I don’t think you can cross into the 50-year-old zone without having a very messy life.
You know what I’m talking about. The things we all struggle with every day. Like:
- Aging parents
Oh, and then let’s add in things entirely out of our control. Like:
Yeah, you get the picture.
Messes aren’t just a one-time thing
Years ago, I let myself get busy. VERY busy. The kind of busy that allowed me to sleep only four hours a night.
I’d rise before everyone to get an hour or two of work out the door. I’d shove as much as I could into every minute of the day. Picking up my daughter from school could look like a three-ringed circus.
Ever had one of those days? That was my life.
I finally figured out I couldn’t survive that way forever when my body started changing. I noticed I gained a few pounds. I didn’t feel right. I’d fall asleep if I sat down.
So I did what any overachiever would do, and promptly signed up for a triathlon.
Do you see a pattern here?
It took me forever to see that pattern. Some would even say I still haven’t figured it out.
But when I compare my life back then to where I am today, I know I’m finally in a place of contentment, a place where I can comfortably be myself.
Years ago, I started looking at what adulthood really means. Maybe it was because I was approaching 50, nowhere near ready to settle down.
And yet society has us believing 50 equals retirement. When you hit fifty, you’ve done the best things in life.
Give it a rest, society will tell you. You’re fifty. It’s time to settle down.
So, of course, I had to pedal faster.
Your Messes change over time
Have you stopped to think about adulthood?
For me, I consider adulthood to start around 22. I think that’s changing now for our kids. But for me, 22 is when I graduated college, got married, and created a life of my own.
Given the average age people die is around 82, that gives us 60 years of adult living. Sixty years to make our mark on the world.
Looking at that, I reasoned that at 52, I reached my midway point. That meant as much life behind me, I still had in front of me.
And because I’m an overachiever, I set my sights on a new goal. Eighty-two just wouldn’t do. One hundred is possible today; it’s being done all the time. And if that’s the case, I won’t even reach the halfway point until 61.
Fifties are not time to quit, or even slow down. With over half my life in front of me, that means I have a lot of living left to do. Start businesses, live in many different areas, start all kinds of relationships – all of that is still possible because I’m only just starting this thing called midlife.
In my twenties, I got a degree, worked corporate, finished my masters, got married, and bought a townhouse.
In my thirties, we had a child, started our first business, traded in the townhouse for a home. Started up another business, and another one. Made a whole bunch of mistakes, and picked ourselves up to do it all again.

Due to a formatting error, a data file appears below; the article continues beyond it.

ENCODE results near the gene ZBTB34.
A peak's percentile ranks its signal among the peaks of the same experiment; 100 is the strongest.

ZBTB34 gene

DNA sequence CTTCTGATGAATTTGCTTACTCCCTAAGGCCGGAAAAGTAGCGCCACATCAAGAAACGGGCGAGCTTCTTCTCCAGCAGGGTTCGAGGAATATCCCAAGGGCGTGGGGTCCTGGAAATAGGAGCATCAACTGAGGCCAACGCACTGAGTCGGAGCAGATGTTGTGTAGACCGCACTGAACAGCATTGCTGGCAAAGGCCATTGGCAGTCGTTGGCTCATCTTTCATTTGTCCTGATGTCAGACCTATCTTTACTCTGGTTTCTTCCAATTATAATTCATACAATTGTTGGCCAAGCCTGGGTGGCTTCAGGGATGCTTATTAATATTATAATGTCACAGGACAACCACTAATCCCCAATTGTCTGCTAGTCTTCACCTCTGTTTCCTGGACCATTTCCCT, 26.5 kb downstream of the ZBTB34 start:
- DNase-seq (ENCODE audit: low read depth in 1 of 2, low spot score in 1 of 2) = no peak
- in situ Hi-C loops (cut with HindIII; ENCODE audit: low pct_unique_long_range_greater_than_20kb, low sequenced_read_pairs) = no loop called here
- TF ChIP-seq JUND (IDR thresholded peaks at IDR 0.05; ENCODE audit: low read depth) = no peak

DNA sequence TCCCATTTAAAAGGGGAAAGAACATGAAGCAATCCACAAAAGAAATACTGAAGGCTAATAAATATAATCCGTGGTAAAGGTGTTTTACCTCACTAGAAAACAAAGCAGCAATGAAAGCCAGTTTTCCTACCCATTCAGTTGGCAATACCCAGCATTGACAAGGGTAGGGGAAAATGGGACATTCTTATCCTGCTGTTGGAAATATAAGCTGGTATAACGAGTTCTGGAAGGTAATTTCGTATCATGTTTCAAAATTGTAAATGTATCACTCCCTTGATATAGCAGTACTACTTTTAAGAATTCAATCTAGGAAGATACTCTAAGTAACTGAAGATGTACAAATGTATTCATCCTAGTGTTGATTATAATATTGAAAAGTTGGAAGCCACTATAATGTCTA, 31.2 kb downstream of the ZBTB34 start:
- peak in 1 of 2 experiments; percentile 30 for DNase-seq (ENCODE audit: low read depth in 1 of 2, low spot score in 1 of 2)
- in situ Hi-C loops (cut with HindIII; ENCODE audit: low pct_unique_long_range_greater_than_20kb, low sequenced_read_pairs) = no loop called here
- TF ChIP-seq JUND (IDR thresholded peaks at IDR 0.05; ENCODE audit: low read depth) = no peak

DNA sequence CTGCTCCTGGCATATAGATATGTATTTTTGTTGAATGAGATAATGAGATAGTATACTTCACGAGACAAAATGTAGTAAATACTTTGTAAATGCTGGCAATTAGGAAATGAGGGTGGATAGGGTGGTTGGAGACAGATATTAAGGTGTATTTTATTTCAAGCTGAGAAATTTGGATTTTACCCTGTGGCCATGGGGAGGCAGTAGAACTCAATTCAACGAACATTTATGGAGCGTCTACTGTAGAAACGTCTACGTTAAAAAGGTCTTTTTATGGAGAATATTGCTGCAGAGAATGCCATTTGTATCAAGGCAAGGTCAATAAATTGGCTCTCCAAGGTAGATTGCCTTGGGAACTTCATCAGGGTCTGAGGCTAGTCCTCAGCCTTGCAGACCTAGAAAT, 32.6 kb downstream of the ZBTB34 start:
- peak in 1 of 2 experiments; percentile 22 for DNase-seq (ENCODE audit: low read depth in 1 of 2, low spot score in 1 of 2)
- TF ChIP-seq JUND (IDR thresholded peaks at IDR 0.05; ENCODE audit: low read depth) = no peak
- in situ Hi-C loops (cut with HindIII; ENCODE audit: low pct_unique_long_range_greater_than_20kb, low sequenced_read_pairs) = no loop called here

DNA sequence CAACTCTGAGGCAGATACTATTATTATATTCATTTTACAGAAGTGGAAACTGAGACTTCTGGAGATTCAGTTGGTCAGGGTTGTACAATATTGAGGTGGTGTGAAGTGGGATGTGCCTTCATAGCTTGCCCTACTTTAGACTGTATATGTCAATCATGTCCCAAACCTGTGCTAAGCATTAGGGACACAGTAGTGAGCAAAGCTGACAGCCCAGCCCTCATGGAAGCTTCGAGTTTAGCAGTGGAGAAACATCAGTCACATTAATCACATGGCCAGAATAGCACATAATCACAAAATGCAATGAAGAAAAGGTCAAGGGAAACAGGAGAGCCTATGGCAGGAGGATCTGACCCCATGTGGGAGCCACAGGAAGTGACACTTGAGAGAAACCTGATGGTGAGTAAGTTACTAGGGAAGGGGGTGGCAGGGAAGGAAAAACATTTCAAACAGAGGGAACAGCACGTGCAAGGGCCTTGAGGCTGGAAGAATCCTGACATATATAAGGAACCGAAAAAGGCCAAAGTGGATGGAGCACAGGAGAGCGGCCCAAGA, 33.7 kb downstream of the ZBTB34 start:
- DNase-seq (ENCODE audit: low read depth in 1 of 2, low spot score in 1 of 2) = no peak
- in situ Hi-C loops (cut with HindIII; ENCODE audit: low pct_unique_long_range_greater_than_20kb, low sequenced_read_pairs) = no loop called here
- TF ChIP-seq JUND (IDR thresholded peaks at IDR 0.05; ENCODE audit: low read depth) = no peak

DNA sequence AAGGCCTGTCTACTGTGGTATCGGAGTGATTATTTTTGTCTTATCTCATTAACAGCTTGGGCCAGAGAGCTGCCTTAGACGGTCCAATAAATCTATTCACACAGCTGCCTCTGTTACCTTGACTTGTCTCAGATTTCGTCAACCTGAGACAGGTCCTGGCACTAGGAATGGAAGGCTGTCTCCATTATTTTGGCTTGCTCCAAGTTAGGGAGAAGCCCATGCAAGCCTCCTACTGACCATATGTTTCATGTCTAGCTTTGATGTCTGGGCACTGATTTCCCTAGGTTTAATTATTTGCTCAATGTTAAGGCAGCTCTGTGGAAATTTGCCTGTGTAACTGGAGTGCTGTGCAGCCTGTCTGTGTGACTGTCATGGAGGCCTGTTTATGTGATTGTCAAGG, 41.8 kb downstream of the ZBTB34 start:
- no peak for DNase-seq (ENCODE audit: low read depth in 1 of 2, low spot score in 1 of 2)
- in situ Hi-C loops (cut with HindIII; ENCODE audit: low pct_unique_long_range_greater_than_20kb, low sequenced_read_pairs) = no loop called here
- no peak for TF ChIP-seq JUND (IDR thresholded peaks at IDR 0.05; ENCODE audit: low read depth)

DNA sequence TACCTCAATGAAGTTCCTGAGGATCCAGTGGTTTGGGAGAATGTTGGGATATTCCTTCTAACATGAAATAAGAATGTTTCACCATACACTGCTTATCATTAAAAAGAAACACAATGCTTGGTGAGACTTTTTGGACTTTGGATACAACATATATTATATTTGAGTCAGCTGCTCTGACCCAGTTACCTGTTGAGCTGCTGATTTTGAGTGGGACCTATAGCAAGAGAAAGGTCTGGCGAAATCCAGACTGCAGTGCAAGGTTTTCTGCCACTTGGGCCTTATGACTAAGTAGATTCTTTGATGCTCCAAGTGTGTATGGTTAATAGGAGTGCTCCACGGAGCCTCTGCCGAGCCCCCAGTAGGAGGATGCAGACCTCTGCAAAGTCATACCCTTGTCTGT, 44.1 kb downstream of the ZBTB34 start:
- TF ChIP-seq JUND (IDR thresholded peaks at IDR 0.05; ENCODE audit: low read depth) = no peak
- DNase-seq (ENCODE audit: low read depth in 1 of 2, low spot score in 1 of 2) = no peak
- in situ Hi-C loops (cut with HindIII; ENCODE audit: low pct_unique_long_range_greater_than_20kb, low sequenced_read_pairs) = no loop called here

In my forties, I questioned everything. I started paying attention to my health. We made the decision to move away from our “forever” home, to an area I’d never been to before my forty-eighth birthday.
Now in my fifties, I’m right in the middle of a lifestyle I intentionally designed. Is it perfect? Definitely not. But I’m working on it. I’m conscious of everything I do. I say no a whole lot more than I ever have before.
I also know that what I’m doing today won’t hold my attention in my sixties, seventies, or eighties. The best I can do today is give myself the skills I need to perfect certain parts of me.
I do that by reading. And writing. The two things that have always held constant in my life for the vast majority of the years.
Because I know no matter what, it’s going to continue to be a very messy middle. I’ll continue to:
- Start and stop relationships
- Visit and move to new locations
- Create and sell different businesses
- Have different passions and different hobbies
If that’s the case, it’s time to stop wondering what to do with the rest of my life, and focus instead on what I should do right now.
Messes make you reach for new and different things
What’s next? I’ve asked it so much, I use it as a tagline on my blog.
But I think many women who ask that same question have reached a point where they focus on the wrong outcome.
When you look at a pivot point as an end-all, you spend more time thinking about the rewards.
But when you pivot for the moment, it puts less weight on the outcome.
There’s very little you do that you can’t recover from. We’ve proven that this year.
Yet we get stuck thinking that every decision, every plan, has to be a monumental course of action. When in reality, it should be nothing more than a pivot to make today’s version of you a better person.
Sometimes pivots take weeks – months – to put into action.
Sometimes they can be as simple as saying two little words: I quit.
But honesty is the best action – being honest with yourself.
I want this. I don’t want that. I like this. I’m indifferent about that.
Just a few years ago, my “what’s next” question led me to sell my forever home, and make the decision to slow travel the rest of my life. We knew we wanted to visit many different cities worldwide, and find places where we’d like to spend more time.
This year stopped us from continuing with that journey for a little while. It also made us look at the “what’s next” question through a different set of eyes.
I believe that’s what life is all about.
If you don’t ask the questions, you can’t better your world.
If you don’t think about progress, for you and all those around you, you’ll never build it into your lifestyle.
What does today look like?
What do I choose to make tomorrow look like?
The messy things in the middle are my path to a better me.
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